researchers had considered, but that funders play a large role in pushing for big, charismatic
species. Ryder confirmed this, adding that there is also a bias toward mammals because
researchers have a better understanding of how those might be grown in a laboratory setting. As
for the microbiome of de-extinct species, Shapiro said that it really wasn’t a matter of concern
yet since de-extinction remains such a far-fetched idea.

The Second panel, Science, Media and Spectacle: How Does Media Support, Threaten or
Change the De-extinction Agenda?, featured speakers Allen Thompson (Associate Professor of
Philosophy, Oregon State University), Brian Switek (Freelance Science Writer and Author,
Phenomena -National Geographic), and Jake Metcalf (Assistant Director, Science & Justice
Research Center, UCSC). This panel examined how media spectacle relates to scientific practice,
policy and funding.

The second panel began with Allen Thompson. Thompson proposes that de-extinction be
thought of as “luxury conservation” because most of the considerations of it are technoscience
oriented and, as Koch argued, there are easier, cheaper, and more effective methods for
conservation. Thompson argues that we should instead focus our limited resources on
minimizing future extinctions and increasing the adaptive capacity of extant species. These
efforts might take the form of fairly intensive management strategies, such as assisted migration.
They might also require us to radically reconsider the value of things like novel ecosystems,
which have previously been something conservationists sought to eradicate, but now may be
thought of as valuable because they preserve wildness or resiliency. Thompson ended his talk by
asking us to take the anthropocene concept seriously, and to think about what it requires of
human communities.

Brian Switek offered a change of pace and tone from the other presenters. As a science
writer, he has a good sense of how to engage a diverse audience, and he was successful at
capturing the attention of the attendees with jokes and anecdotes about his work on deextinction.
He talked about how de-extnction has captured public attention in part because it
deals with charismatic megafauna, but also because it serves as a good example of broader
concerns that the public has about science. Most people immediately think of Jurassic Park
when they think about de-extinction, and after some sense of the wonder and spectacle of the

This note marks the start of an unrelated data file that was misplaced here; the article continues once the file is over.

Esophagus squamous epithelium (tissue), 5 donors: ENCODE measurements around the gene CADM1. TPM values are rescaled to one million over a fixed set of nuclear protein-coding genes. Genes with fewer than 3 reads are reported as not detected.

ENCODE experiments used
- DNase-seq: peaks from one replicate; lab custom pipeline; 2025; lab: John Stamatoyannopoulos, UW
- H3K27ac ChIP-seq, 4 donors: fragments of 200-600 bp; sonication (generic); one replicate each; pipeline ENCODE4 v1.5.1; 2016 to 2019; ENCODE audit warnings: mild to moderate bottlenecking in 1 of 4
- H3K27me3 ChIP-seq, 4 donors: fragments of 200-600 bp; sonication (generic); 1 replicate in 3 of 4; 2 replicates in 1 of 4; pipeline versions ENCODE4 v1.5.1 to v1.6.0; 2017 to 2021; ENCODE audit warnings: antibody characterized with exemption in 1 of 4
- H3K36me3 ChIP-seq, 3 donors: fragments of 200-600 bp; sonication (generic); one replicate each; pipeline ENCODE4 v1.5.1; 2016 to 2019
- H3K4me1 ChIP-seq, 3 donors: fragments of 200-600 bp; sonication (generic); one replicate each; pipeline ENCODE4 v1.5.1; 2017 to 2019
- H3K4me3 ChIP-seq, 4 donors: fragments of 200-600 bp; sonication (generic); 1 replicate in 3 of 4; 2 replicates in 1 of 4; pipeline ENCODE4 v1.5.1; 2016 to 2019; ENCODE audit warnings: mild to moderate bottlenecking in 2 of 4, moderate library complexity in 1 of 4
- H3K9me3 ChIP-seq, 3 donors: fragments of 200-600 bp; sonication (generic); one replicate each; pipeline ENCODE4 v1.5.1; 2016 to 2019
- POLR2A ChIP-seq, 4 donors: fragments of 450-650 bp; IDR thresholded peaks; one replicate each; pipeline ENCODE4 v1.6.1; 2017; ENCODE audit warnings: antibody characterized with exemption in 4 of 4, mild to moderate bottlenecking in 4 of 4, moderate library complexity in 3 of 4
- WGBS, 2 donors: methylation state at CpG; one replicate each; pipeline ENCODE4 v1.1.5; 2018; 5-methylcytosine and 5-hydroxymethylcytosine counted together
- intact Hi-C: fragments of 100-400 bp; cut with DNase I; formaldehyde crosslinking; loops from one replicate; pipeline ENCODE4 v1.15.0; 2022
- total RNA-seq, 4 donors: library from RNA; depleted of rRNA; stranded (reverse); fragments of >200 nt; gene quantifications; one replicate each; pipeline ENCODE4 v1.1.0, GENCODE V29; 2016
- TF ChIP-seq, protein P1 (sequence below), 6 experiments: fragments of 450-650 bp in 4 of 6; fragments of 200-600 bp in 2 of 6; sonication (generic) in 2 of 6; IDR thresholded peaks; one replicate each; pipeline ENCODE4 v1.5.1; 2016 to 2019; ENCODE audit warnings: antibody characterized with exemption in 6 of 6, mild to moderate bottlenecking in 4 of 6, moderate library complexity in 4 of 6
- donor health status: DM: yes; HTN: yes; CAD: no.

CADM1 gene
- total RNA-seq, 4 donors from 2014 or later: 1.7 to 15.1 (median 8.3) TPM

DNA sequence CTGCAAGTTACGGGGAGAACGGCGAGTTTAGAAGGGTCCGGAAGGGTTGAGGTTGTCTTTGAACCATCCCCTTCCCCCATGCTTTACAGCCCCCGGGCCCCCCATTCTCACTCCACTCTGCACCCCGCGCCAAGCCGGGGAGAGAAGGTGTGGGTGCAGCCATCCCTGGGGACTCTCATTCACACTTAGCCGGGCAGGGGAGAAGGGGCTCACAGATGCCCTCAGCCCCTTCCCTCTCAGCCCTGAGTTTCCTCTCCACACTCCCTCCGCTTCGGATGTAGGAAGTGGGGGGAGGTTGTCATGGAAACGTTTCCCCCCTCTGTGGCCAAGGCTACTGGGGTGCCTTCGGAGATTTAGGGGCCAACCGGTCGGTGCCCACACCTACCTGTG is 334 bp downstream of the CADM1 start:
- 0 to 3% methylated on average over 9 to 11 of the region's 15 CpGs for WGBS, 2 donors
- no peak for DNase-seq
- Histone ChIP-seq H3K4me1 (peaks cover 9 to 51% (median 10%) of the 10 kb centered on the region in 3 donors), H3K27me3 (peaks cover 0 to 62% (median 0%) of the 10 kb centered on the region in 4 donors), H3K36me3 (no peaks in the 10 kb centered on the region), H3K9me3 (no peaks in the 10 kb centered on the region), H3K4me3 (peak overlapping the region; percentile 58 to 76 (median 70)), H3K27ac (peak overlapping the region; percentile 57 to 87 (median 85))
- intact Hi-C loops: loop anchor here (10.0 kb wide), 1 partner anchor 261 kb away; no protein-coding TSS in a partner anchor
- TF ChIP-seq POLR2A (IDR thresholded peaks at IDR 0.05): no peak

technology, the next thing that people recall is the “Dr. Frankenstein aspect”. That is, people are
concerned that scientists may not be asking themselves key ethical questions. Switek feels that
to some degree, public interest in de-extinction is more about this issue of trust and ethics in
science than it is about a sheer fascination with mammoths. He suggests that we should keep this
in mind during the symposium, and recognize that there is much to learn from the phenomenon
of de-extinction besides actualizing the possibility of making a new species.

Jake Metcalf begins by pointing out that much of the ethical inquiry in media coverage of
de-extinction has been limited to the question of should we or shouldn’t we, as if it were as
simple as pushing a big red button. He explains that framing the question in this way is actually
deceptive because it implies that we have a lot of knowledge about the future, and therefore put a
lot of responsibility on that particular decision. De-extinction disrupts our sense of temporality
and permanence, but it can also teach us about our own sense of care in the present. He asks us
to think about how de-extinction can help us to understand how we might better care for the
world such that threatened creatures or de-extinct creatures are able to thrive. Following up on
some of the ideas that Thompson presented, Metcalf suggests that de-extinction is entangling us
with new, caring bonds.

Final comments were provided by Donna Haraway (Distinguished Professor Emerita of
History of Consciousness, UCSC). She begins her comments by asking, “how can we change
the story?” Her proposed method for changing the story is to “thicken the we” who are included
in the stories. In order to do this, we must ask: who cares, and who and what is at stake? And we
need to cultivate the capacity to respond. This is what she means by response-ability. Haraway
says the present needs to be thicker. If we are imagining futures, let’s imagine wildly and think
critically about our ideals. As an exercise, she asks the audience to imagine a future in which
each person is the caretaker and spokesperson for a given species and may carry some of that
species’ DNA in their genome. Is this a future that we want? At this point, she returns to one of
Reardon’s introductory comments about mourning and loss. Haraway reminds us that death is
very important, and that de-extinction is very much about the denial of death. She encourages us
to think of new narratives with which to think about death, including species death, as an integral
part of life.